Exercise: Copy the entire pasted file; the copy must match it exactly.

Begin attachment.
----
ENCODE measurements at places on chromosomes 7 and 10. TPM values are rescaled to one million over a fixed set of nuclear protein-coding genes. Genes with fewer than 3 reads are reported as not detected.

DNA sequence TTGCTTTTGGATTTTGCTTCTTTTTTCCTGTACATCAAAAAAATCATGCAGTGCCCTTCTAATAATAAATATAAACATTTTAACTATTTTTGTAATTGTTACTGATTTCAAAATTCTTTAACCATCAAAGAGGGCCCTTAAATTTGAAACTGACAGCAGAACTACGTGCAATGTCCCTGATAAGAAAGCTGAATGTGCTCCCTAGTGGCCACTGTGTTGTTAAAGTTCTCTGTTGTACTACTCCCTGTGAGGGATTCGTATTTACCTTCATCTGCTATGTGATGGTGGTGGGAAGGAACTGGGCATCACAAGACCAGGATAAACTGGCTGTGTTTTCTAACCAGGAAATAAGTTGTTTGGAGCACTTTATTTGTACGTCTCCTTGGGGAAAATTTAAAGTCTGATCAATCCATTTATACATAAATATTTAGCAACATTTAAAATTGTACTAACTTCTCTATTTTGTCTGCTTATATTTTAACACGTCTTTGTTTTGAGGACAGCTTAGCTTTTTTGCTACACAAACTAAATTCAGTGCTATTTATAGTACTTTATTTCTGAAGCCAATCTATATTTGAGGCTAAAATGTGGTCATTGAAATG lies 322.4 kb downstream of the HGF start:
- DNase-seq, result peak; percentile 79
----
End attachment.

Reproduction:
ENCODE measurements at places on chromosomes 7 and 10. TPM values are rescaled to one million over a fixed set of nuclear protein-coding genes. Genes with fewer than 3 reads are reported as not detected.

DNA sequence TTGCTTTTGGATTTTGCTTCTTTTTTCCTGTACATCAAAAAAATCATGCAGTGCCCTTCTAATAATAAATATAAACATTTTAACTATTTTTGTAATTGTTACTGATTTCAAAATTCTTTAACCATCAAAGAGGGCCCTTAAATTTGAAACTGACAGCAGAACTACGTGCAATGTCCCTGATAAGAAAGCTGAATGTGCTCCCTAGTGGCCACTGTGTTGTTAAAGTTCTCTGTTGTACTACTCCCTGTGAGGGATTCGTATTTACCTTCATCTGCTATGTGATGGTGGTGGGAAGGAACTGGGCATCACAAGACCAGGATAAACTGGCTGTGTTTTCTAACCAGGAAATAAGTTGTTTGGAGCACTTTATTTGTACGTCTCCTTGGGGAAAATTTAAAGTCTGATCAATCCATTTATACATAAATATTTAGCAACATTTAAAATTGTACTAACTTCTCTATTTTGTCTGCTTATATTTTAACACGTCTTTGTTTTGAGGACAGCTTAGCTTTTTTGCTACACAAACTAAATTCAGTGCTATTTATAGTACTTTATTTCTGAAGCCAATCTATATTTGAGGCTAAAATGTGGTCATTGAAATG lies 322.4 kb downstream of the HGF start:
- DNase-seq, result peak; percentile 79